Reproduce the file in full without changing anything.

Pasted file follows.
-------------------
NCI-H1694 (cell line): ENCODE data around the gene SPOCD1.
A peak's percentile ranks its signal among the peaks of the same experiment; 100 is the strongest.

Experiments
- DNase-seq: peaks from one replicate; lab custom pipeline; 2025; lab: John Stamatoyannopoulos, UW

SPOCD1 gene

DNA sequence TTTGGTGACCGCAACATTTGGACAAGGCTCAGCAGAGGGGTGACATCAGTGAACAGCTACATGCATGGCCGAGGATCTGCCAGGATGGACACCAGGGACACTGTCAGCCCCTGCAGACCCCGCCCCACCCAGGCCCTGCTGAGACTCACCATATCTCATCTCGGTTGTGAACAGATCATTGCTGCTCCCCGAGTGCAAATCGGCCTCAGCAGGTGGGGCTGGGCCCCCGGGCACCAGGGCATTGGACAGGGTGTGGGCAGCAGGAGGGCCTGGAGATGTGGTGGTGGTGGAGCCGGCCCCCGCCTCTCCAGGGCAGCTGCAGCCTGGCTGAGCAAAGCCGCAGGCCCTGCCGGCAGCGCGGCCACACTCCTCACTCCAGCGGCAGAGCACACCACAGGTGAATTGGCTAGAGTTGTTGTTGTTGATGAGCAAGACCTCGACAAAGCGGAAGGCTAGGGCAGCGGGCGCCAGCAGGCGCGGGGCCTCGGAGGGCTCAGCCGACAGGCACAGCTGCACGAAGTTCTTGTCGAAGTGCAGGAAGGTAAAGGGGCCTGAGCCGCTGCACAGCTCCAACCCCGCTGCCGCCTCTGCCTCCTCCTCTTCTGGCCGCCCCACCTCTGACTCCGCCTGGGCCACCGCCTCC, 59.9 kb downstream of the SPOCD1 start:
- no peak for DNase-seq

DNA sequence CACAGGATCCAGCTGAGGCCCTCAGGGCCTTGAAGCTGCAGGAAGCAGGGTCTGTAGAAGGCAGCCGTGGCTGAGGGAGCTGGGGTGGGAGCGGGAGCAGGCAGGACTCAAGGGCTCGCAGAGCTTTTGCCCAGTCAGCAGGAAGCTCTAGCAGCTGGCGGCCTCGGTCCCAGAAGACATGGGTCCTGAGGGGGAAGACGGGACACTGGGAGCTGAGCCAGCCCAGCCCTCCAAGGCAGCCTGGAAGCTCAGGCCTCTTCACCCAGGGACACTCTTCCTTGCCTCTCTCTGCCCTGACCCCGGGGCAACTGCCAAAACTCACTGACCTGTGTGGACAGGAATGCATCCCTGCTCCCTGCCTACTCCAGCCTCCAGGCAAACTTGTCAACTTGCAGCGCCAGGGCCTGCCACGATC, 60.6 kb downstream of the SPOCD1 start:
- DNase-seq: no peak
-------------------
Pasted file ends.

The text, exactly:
NCI-H1694 (cell line): ENCODE data around the gene SPOCD1.
A peak's percentile ranks its signal among the peaks of the same experiment; 100 is the strongest.

Experiments
- DNase-seq: peaks from one replicate; lab custom pipeline; 2025; lab: John Stamatoyannopoulos, UW

SPOCD1 gene

DNA sequence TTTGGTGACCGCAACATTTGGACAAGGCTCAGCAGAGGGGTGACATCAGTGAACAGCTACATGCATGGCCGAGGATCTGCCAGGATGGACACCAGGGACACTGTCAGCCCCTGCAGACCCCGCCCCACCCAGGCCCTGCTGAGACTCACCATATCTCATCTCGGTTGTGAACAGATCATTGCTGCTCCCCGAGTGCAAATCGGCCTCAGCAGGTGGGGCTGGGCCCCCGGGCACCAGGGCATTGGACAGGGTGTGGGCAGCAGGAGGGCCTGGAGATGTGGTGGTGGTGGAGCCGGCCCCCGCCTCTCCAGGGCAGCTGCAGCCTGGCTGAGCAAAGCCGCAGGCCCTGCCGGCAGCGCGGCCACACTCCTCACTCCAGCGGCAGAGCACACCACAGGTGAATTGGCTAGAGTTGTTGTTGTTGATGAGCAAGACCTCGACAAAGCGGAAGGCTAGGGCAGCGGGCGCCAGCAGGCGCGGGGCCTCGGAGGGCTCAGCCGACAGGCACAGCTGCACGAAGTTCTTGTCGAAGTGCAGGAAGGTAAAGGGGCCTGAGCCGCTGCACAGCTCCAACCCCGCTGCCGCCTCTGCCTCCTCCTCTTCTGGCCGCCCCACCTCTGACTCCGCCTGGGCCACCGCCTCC, 59.9 kb downstream of the SPOCD1 start:
- no peak for DNase-seq

DNA sequence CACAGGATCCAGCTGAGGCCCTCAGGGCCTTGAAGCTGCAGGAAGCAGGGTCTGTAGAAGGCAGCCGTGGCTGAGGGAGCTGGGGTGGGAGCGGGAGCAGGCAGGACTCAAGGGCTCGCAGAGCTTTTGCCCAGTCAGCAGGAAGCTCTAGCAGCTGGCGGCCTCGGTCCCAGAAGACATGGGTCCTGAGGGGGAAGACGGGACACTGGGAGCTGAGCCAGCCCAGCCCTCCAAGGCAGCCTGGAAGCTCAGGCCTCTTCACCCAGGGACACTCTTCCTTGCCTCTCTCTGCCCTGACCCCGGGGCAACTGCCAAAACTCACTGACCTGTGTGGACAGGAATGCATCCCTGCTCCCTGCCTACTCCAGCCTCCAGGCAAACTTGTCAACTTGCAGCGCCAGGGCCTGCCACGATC, 60.6 kb downstream of the SPOCD1 start:
- DNase-seq: no peak